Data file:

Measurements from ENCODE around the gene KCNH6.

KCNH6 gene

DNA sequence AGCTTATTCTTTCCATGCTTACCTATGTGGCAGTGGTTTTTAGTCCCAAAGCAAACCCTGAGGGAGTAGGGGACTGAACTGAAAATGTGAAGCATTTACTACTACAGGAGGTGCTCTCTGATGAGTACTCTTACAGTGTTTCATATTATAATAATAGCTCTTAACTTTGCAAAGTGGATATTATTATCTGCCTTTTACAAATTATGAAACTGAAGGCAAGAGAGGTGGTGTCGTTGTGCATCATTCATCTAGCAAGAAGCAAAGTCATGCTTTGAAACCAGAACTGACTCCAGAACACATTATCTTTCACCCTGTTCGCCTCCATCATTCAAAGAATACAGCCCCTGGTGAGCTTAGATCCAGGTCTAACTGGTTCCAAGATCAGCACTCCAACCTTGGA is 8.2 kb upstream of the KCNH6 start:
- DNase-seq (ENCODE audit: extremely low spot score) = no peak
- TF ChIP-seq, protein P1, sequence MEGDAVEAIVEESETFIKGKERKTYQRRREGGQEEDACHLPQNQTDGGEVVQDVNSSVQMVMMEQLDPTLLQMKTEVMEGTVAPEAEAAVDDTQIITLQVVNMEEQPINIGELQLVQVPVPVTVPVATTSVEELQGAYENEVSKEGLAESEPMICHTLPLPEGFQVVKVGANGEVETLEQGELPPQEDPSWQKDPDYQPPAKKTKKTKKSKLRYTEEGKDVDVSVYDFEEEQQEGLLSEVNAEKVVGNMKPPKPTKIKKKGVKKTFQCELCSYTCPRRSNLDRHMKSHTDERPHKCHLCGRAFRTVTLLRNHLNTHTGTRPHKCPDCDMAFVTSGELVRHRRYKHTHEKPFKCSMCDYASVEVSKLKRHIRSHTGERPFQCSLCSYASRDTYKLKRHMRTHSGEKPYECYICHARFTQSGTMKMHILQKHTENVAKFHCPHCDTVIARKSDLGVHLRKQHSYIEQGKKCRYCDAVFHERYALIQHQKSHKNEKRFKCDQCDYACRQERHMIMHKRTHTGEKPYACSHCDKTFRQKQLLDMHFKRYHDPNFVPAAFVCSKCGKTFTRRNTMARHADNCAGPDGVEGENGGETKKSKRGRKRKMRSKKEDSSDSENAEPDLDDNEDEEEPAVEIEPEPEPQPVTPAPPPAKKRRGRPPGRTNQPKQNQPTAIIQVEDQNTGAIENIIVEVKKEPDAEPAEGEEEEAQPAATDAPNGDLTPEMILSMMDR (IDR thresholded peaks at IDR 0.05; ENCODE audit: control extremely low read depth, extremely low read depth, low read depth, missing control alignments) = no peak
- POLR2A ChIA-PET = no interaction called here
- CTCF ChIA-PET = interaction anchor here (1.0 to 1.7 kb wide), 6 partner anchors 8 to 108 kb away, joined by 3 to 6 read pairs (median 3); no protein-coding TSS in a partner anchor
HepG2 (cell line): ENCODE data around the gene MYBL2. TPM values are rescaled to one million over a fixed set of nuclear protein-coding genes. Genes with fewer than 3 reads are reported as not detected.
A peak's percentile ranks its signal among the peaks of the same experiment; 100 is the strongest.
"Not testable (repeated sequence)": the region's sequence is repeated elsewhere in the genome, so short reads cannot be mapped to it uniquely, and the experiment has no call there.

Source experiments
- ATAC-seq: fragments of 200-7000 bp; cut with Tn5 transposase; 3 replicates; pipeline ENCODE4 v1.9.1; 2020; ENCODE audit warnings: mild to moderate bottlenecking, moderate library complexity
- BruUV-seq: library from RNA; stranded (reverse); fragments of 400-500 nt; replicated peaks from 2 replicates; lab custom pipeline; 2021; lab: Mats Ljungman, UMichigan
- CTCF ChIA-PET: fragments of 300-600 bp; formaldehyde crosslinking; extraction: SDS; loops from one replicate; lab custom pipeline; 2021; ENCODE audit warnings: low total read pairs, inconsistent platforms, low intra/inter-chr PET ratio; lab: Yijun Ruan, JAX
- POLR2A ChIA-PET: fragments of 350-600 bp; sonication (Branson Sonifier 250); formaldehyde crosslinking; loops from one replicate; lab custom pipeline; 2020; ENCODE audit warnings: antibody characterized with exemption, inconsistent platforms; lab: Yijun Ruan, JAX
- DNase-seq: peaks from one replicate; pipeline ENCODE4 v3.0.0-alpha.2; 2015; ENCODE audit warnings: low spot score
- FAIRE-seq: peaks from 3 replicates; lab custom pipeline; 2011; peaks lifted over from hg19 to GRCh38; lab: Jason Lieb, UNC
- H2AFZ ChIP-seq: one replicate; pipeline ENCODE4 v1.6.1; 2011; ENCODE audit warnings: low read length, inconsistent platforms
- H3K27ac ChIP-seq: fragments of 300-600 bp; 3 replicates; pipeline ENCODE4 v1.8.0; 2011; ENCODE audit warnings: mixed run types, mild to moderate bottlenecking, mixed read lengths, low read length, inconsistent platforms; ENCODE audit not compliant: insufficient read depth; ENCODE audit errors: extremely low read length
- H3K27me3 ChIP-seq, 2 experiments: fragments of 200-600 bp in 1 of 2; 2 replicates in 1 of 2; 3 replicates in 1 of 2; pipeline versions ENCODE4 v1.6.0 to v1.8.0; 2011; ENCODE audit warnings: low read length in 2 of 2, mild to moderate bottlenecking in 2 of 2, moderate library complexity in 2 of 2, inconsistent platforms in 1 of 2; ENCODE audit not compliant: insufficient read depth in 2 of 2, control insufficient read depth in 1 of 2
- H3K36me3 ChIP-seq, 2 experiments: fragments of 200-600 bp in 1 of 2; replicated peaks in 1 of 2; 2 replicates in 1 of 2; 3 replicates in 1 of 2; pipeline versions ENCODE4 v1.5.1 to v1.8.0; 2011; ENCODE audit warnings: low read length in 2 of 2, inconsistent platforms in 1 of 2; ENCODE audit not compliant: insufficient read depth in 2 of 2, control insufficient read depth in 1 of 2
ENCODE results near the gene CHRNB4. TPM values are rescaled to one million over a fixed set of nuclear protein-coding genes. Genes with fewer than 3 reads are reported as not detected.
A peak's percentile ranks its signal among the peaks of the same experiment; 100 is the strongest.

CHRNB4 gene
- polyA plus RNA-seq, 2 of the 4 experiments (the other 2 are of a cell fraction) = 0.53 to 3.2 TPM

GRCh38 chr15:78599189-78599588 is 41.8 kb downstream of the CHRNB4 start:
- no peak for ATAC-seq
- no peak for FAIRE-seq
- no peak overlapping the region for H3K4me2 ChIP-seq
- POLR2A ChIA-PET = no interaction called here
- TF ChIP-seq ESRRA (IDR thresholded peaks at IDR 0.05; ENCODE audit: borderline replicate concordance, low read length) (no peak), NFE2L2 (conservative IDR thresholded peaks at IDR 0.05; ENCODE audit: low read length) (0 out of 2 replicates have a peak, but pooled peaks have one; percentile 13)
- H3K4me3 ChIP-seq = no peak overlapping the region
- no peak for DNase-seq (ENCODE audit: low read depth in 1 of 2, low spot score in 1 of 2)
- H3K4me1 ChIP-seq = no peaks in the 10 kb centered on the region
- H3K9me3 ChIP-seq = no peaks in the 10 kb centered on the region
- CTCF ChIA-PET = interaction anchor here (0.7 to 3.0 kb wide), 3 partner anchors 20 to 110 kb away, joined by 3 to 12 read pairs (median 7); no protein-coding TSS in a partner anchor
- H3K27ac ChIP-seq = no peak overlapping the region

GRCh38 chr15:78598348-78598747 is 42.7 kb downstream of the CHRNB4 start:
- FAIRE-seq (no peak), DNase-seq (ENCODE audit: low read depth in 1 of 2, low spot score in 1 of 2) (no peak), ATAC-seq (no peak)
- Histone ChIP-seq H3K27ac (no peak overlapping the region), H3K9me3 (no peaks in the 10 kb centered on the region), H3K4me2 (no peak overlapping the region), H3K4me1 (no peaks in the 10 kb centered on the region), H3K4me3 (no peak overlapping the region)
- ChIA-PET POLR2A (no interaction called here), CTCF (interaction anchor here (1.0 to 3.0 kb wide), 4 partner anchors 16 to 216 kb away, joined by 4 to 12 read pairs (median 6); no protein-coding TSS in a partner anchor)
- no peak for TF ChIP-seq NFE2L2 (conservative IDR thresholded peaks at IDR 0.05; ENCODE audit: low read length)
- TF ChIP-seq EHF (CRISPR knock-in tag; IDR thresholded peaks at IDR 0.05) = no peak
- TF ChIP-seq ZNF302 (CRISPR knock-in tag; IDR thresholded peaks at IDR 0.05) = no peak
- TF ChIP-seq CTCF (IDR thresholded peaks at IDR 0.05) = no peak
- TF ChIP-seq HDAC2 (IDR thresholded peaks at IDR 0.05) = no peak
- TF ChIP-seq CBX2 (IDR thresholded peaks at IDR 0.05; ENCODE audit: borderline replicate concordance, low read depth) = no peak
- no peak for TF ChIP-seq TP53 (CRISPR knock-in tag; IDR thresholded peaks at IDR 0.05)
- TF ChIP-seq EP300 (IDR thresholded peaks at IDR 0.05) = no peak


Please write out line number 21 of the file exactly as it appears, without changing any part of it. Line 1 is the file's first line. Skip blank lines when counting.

- H3K36me3 ChIP-seq, 2 experiments: fragments of 200-600 bp in 1 of 2; replicated peaks in 1 of 2; 2 replicates in 1 of 2; 3 replicates in 1 of 2; pipeline versions ENCODE4 v1.5.1 to v1.8.0; 2011; ENCODE audit warnings: low read length in 2 of 2, inconsistent platforms in 1 of 2; ENCODE audit not compliant: insufficient read depth in 2 of 2, control insufficient read depth in 1 of 2